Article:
Reading for Pleasure? Not when you’re writing a book!

Since, I started writing, with the view of one day publishing my work sometime in the future, hopefully not in a galaxy far, far away – I’ve been reading more than usual. In fact, in the last few months, if I’m not reading or writing, I’m feeling guilty because I should be reading or writing. This is often referred to as honing one’s craft.

Reading more is one of the Authors’ Commandments, ranking third after ‘thou shalt secure buttocks to a chair for at least an hour a day’ and ‘thou must survive on caffeine and obstinacy.’

All the literary experts have said it; writers must read more!

Basically, if you want to be a great writer, read more! Want to improve your narrative? Read more! Need to find your voice? Read More! Unlock the secrets of the universe? Read more books! The chant is incessant…read more books…read more books…more book…more books…more books…smore cooks…raw hooks…flappertteyrpskyllgenoisdungus…GAHHHHHH!!!!

*head explodes over a stack of paperbacks, brain matter sliding off leather kindle cover*

Brain meltdown notwithstanding, it really is in everyone’s best interests to read more anyway. It’s good for you, like broccoli but tastier. However, for we brave and fearless souls (read: stupid f*ckwits) trying to write professionally, reading becomes a critical exercise.

Now, when I read, I do so with an analytical eye which is less enjoyable and harder than it seems. I have besmirched the hallowed pages of paperbacks with ugly pencilled notes in the margins. I have sullied paragraphs of gentle prose with the luminous swipe of my highlighter pen! No book is safe, and my inner librarian is cursing me to the deepest pit of the seven hells! Plus, it’s not just hardcopy: my smartphone is bursting with my unrelenting obsession to collect and catalogue information that might, or might not, make it into my book.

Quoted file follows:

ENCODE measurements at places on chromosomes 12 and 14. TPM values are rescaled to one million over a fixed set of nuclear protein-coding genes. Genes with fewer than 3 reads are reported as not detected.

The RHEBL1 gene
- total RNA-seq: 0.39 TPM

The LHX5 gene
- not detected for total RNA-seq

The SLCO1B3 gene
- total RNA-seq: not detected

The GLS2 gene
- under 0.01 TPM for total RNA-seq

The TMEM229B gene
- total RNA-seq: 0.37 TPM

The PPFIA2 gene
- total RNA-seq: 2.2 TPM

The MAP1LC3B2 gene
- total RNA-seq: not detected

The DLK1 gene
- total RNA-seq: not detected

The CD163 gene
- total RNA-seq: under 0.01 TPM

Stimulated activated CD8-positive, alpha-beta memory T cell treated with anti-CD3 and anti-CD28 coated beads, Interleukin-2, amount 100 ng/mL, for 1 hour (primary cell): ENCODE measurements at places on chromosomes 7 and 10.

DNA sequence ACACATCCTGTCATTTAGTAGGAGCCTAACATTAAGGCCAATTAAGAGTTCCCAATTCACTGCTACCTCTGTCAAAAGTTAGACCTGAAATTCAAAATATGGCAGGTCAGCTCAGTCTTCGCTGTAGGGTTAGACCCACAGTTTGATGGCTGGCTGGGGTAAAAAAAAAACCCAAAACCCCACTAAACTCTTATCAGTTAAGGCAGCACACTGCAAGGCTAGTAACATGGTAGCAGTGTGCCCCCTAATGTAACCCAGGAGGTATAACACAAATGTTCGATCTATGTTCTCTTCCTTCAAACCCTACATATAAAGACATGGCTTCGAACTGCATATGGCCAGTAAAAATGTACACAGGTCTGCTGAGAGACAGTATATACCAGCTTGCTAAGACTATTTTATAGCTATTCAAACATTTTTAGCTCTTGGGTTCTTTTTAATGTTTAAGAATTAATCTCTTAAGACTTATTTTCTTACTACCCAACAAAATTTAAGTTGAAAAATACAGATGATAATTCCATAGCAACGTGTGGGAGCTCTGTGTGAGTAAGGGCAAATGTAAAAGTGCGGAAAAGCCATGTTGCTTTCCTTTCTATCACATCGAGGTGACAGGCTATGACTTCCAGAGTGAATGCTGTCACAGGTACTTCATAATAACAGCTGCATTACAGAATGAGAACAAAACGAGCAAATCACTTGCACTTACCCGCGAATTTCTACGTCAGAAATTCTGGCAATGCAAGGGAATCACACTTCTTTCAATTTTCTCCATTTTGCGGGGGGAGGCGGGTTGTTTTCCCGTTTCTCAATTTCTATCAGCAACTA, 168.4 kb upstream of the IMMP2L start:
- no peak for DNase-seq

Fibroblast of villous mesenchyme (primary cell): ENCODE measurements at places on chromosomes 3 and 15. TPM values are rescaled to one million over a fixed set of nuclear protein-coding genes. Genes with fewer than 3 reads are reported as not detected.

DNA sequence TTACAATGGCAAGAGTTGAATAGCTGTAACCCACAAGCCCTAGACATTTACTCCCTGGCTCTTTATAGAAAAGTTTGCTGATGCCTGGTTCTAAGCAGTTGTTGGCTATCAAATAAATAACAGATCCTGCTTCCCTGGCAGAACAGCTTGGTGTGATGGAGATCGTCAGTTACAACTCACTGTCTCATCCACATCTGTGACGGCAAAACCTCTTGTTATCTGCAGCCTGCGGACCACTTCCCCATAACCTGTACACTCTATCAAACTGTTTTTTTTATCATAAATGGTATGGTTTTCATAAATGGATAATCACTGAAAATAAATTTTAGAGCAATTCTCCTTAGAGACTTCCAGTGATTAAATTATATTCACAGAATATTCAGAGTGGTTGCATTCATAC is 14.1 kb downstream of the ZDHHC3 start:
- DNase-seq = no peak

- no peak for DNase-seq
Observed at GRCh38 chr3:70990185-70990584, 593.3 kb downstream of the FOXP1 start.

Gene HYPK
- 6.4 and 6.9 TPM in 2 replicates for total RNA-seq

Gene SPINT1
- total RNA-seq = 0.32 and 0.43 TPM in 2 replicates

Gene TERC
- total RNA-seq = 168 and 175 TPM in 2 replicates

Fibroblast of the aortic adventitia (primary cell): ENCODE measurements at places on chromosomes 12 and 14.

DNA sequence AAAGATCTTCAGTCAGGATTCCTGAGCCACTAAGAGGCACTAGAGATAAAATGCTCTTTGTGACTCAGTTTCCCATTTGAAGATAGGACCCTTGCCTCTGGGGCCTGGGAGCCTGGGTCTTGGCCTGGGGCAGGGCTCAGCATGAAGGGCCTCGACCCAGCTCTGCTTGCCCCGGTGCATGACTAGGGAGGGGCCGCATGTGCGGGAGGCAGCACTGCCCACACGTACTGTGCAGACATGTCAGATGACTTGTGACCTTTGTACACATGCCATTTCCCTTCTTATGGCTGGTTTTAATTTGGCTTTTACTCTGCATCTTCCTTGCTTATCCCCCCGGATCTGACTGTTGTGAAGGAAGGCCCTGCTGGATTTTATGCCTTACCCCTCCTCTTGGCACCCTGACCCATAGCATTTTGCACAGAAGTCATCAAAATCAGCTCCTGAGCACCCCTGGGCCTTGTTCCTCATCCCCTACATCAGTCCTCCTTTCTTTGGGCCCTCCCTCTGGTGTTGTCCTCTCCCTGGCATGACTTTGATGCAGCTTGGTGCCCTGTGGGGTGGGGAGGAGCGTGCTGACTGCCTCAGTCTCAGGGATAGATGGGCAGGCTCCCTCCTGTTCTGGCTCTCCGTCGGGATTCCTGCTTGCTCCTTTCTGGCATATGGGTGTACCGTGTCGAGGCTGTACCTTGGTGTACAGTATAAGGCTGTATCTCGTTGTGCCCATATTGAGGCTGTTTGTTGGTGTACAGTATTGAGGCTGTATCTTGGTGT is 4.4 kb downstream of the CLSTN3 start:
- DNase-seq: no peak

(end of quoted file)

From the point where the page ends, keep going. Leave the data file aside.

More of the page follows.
Amazon, Foyles and my local second-hand bookshop are doing very well out of this whole affair.

This week”s download list:

  • The White Queen by Phillippa Gregory’s (currently reading)
  • Gone Girl by Gillian Flynn
  • The Luminaries by Eleanor Catton
  • Forrest Gump by Winston Groom

The problem arises when I find myself wrestling with enjoyment versus analysis. I’m not saying one is mutually exclusive of the other, but it is difficult to lose myself in a tale when I need to dissect it objectively.

Also, how can I justify wasting time on a book that’s not my own?

I think I have the answer: something somewhere has to be sacrificed and I don’t mean your neighbour’s annoying cockapoo cross!

To successfully read and write for fun as well as work, I had to sacrifice my time elsewhere, usually in the form of television. I watch a lot of shows, but over the last few weeks, I’ve left them alone. I clocked up at least five weeks of Supernatural, four weeks of Castle and I don’t know how many episodes of The Vampire Diaries and The Originals I have left. At the time of writing this, I still haven’t seen episode seven of Game of Thrones and I’ve threatened to name an offensive character after anyone who reveals spoilers! You have been warned!

I make sure that for every few weeks of writing; I take a day off and relax. No guilt, no word count, just me and hours of episodes to enjoy at my leisure.